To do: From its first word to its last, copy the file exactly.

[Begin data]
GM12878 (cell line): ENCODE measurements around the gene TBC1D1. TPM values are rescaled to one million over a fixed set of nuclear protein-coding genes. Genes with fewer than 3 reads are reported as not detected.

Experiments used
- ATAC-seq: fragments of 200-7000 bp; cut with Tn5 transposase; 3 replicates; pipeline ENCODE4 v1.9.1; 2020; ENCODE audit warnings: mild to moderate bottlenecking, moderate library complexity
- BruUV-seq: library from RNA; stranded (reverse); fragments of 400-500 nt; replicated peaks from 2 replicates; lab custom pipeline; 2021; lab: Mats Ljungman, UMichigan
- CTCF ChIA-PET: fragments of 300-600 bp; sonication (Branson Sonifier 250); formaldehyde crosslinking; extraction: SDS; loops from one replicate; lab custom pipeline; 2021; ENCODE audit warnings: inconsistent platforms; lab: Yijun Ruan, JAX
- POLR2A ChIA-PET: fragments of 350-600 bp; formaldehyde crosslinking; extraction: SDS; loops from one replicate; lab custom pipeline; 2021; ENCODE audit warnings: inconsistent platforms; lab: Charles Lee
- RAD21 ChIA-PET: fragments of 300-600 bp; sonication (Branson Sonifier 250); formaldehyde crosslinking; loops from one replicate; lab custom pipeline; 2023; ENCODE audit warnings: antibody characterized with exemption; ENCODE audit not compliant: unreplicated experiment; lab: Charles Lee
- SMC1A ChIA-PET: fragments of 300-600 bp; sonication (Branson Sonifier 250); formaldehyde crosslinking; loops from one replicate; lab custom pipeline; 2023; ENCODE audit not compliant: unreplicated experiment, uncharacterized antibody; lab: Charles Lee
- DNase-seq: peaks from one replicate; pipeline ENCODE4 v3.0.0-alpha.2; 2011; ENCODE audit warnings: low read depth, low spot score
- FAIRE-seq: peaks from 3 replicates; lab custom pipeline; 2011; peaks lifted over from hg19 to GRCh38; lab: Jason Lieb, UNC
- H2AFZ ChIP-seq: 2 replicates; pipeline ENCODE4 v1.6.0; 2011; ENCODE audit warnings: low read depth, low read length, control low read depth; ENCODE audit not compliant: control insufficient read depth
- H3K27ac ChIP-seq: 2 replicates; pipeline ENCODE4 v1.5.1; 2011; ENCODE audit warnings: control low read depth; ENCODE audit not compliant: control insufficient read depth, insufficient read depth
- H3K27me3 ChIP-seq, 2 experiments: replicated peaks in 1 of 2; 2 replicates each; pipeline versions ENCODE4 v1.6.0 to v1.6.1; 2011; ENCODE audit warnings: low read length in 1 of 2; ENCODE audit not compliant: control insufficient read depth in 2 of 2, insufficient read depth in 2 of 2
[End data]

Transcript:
GM12878 (cell line): ENCODE measurements around the gene TBC1D1. TPM values are rescaled to one million over a fixed set of nuclear protein-coding genes. Genes with fewer than 3 reads are reported as not detected.

Experiments used
- ATAC-seq: fragments of 200-7000 bp; cut with Tn5 transposase; 3 replicates; pipeline ENCODE4 v1.9.1; 2020; ENCODE audit warnings: mild to moderate bottlenecking, moderate library complexity
- BruUV-seq: library from RNA; stranded (reverse); fragments of 400-500 nt; replicated peaks from 2 replicates; lab custom pipeline; 2021; lab: Mats Ljungman, UMichigan
- CTCF ChIA-PET: fragments of 300-600 bp; sonication (Branson Sonifier 250); formaldehyde crosslinking; extraction: SDS; loops from one replicate; lab custom pipeline; 2021; ENCODE audit warnings: inconsistent platforms; lab: Yijun Ruan, JAX
- POLR2A ChIA-PET: fragments of 350-600 bp; formaldehyde crosslinking; extraction: SDS; loops from one replicate; lab custom pipeline; 2021; ENCODE audit warnings: inconsistent platforms; lab: Charles Lee
- RAD21 ChIA-PET: fragments of 300-600 bp; sonication (Branson Sonifier 250); formaldehyde crosslinking; loops from one replicate; lab custom pipeline; 2023; ENCODE audit warnings: antibody characterized with exemption; ENCODE audit not compliant: unreplicated experiment; lab: Charles Lee
- SMC1A ChIA-PET: fragments of 300-600 bp; sonication (Branson Sonifier 250); formaldehyde crosslinking; loops from one replicate; lab custom pipeline; 2023; ENCODE audit not compliant: unreplicated experiment, uncharacterized antibody; lab: Charles Lee
- DNase-seq: peaks from one replicate; pipeline ENCODE4 v3.0.0-alpha.2; 2011; ENCODE audit warnings: low read depth, low spot score
- FAIRE-seq: peaks from 3 replicates; lab custom pipeline; 2011; peaks lifted over from hg19 to GRCh38; lab: Jason Lieb, UNC
- H2AFZ ChIP-seq: 2 replicates; pipeline ENCODE4 v1.6.0; 2011; ENCODE audit warnings: low read depth, low read length, control low read depth; ENCODE audit not compliant: control insufficient read depth
- H3K27ac ChIP-seq: 2 replicates; pipeline ENCODE4 v1.5.1; 2011; ENCODE audit warnings: control low read depth; ENCODE audit not compliant: control insufficient read depth, insufficient read depth
- H3K27me3 ChIP-seq, 2 experiments: replicated peaks in 1 of 2; 2 replicates each; pipeline versions ENCODE4 v1.6.0 to v1.6.1; 2011; ENCODE audit warnings: low read length in 1 of 2; ENCODE audit not compliant: control insufficient read depth in 2 of 2, insufficient read depth in 2 of 2